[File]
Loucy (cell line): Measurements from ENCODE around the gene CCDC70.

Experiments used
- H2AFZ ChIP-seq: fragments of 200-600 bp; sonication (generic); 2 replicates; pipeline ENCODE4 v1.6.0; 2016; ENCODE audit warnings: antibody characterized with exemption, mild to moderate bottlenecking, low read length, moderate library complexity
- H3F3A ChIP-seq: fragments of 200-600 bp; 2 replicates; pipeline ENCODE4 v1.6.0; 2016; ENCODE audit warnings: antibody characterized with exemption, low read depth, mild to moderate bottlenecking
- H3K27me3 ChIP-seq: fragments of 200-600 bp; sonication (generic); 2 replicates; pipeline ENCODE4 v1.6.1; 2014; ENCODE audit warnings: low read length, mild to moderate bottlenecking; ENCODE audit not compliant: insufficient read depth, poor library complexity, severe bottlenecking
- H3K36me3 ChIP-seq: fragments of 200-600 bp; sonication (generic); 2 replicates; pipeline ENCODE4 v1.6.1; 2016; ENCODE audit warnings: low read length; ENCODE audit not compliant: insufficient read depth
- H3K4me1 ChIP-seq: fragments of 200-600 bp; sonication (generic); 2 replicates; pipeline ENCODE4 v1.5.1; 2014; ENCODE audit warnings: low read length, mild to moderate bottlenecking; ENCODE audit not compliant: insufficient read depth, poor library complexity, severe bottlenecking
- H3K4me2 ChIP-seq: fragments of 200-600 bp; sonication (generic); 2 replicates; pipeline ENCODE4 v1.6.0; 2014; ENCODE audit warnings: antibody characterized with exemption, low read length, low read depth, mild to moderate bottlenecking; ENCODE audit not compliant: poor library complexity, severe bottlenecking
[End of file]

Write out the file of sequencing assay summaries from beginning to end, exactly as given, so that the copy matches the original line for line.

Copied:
Loucy (cell line): Measurements from ENCODE around the gene CCDC70.

Experiments used
- H2AFZ ChIP-seq: fragments of 200-600 bp; sonication (generic); 2 replicates; pipeline ENCODE4 v1.6.0; 2016; ENCODE audit warnings: antibody characterized with exemption, mild to moderate bottlenecking, low read length, moderate library complexity
- H3F3A ChIP-seq: fragments of 200-600 bp; 2 replicates; pipeline ENCODE4 v1.6.0; 2016; ENCODE audit warnings: antibody characterized with exemption, low read depth, mild to moderate bottlenecking
- H3K27me3 ChIP-seq: fragments of 200-600 bp; sonication (generic); 2 replicates; pipeline ENCODE4 v1.6.1; 2014; ENCODE audit warnings: low read length, mild to moderate bottlenecking; ENCODE audit not compliant: insufficient read depth, poor library complexity, severe bottlenecking
- H3K36me3 ChIP-seq: fragments of 200-600 bp; sonication (generic); 2 replicates; pipeline ENCODE4 v1.6.1; 2016; ENCODE audit warnings: low read length; ENCODE audit not compliant: insufficient read depth
- H3K4me1 ChIP-seq: fragments of 200-600 bp; sonication (generic); 2 replicates; pipeline ENCODE4 v1.5.1; 2014; ENCODE audit warnings: low read length, mild to moderate bottlenecking; ENCODE audit not compliant: insufficient read depth, poor library complexity, severe bottlenecking
- H3K4me2 ChIP-seq: fragments of 200-600 bp; sonication (generic); 2 replicates; pipeline ENCODE4 v1.6.0; 2014; ENCODE audit warnings: antibody characterized with exemption, low read length, low read depth, mild to moderate bottlenecking; ENCODE audit not compliant: poor library complexity, severe bottlenecking